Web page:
The Blue Mosque, seen from the apartment of someone found on Freecycle.

Returning to the States after my backpacking trip was a wonderful feeling. I was homesick and returning to my family and friends who I hadn't seen in nearly a year. I was also immediately swept up in a promising new job so I moved into an apartment in Brooklyn, started renting it, and I felt satisfied.

Everything changed on January 29th. Simultaneously Banu arrived from France and my landlord called and warned me to stop having guests. Since my job hadn't blossomed as I hoped I couldn't afford the rent without renting, staying in NYC suddenly soured, and I soon found myself back living at home trying to figure out how introduce Lola to Ginger.

The floor of Hagia Sophia (holy wisdom).
Apparently the light in this mosque is legendary.
I bet no other mosque in the world has imagery this diverse.

Now that I'm in Istanbul, looking at my life from across the Atlantic has given me new vision.

If I return home at the end of this month I will be living with Dad and will need to find some sort of job to support myself. I feel cautious of getting a design job because I want to be location independent.

I've been saying "I want to be location independent" ever since I returned from Europe. Only now I'm realizing what good is being location independent if I'm not traveling?

As I am young, have healthcare until I'm 26, and have no location-anchored responsibilities, I see this as a prime opportunity.

Chandeliers hanging from the ceiling. Too bad they weren't still gas.
A lifetime's worth of ornaments on the ceiling.
Inside the dome.
Everything ornate.

If I stay here in Istanbul I have not only the opportunity to experience a new country and culture but I can easily get a job teaching English while continuing freelance design work. To compound that, Turkey's favorable currency exchange rate and relatively cheap expenses allows me even more flexibility.

But I just see this as a first step. I'm getting my training wheels before I take off for real. My heart tells me that I would like to live like this for the next few years. Istanbul is a great sandbox because it's foreign for me but I have Banu to rely on if I need help.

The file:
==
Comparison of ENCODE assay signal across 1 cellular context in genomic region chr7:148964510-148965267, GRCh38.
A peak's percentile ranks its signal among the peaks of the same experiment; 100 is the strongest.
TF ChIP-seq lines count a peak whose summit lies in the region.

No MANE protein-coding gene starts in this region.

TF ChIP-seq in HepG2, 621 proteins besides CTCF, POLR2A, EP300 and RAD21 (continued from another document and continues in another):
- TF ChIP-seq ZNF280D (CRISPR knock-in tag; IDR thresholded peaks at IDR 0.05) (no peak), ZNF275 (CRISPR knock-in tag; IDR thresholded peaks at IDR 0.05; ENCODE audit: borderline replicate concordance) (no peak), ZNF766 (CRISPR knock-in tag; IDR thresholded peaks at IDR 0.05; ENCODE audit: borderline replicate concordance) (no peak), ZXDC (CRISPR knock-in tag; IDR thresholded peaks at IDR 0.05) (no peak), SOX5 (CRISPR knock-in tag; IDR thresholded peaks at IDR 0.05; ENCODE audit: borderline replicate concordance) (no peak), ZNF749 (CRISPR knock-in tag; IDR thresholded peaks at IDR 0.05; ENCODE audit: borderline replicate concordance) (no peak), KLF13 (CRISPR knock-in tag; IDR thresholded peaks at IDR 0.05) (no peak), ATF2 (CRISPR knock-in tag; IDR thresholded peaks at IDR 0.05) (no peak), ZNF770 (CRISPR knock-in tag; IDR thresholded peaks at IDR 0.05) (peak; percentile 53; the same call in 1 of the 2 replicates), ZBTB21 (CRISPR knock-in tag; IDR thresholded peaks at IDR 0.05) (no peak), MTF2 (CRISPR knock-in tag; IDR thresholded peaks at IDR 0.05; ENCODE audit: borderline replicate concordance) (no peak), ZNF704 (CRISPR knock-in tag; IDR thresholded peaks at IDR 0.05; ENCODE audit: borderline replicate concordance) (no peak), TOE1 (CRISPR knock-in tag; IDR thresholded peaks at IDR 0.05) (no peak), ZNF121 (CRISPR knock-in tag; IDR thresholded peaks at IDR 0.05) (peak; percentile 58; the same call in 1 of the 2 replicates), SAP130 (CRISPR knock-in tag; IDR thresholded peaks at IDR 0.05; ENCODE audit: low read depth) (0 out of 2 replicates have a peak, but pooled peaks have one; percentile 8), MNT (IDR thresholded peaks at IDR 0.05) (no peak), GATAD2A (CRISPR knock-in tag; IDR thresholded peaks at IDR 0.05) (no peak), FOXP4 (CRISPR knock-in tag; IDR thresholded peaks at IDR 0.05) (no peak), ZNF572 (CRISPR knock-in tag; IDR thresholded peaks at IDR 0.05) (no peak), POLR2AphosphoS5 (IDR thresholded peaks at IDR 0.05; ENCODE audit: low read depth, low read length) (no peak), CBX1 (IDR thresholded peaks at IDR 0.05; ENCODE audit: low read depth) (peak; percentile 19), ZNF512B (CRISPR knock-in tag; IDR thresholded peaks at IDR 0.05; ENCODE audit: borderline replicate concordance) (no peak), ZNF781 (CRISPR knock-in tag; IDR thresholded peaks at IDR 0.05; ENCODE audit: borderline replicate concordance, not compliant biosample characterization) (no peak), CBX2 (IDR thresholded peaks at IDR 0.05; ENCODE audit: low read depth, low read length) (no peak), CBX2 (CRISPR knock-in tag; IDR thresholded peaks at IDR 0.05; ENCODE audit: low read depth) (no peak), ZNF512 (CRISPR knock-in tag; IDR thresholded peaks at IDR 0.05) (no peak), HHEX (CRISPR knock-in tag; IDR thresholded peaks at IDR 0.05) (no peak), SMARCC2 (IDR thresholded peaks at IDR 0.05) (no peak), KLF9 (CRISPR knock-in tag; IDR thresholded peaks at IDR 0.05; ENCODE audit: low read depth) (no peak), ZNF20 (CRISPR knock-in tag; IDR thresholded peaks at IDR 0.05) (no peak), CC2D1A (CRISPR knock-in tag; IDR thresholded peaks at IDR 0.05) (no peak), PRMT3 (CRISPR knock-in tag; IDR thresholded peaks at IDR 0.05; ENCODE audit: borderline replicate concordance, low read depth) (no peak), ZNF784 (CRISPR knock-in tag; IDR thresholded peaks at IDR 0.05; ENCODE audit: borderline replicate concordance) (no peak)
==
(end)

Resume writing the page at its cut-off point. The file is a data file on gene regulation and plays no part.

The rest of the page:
Ultimately I'm realizing that I can take what I will learn while living here and apply it to living many other places.

Galata tower seen from the Bosphorus bridge.
People fishing for fun or for dinner.
The epitome of Turkish humor–mashed potato sculpture

But everyone isn't as excited about this idea as I am. Understandably both of my parents were surprised when I shared my new intentions and expressed their concerns–thankfully mixed with their support.

Nearly all of my relatives are concerned for my safety. Given their degree of knowledge of Turkish culture, what they see about Muslims on the news, and rising tensions between Iran and Israel, I understand their anxiety. I feel fortunate to be surrounded by people who care for me and support me even though they wouldn't want to be in the same situation. I will take some precautionary measures, like getting in touch with the US embassy and staying in closer contact. Additionally I hope that my blog serves as a window into my life and Turkish culture.

In addition to concerns for my safety, Dad thinks I'm running away from responsibility. To some degree he is correct, though I would phrase it as "meandering away from the rat race." Ultimately I see no need to rush into a career where I will likely work the rest of my life without experiencing the world first. I'm 23 and carefree but that doesn't mean that I'm shying away from responsibilities–I just don't to be controlled by them.

I think I have the best parents in the world. Just remember, it's your fault I am this way.

Salespeople at Banu's sister's local market asked me to take their photo.
They must have felt satisfied by their produce.
Basket rides 20TL.

Overall I am feeling safe, relaxed, and open to this new experience.

Good news for today is that Banu and I found an apartment and we're moving in tomorrow.

I suppose that means I will be updating again soon.

Güle güle!

PS: Rather than update you on my Turkish vocabulary, I've started free lessons at Live Mocha.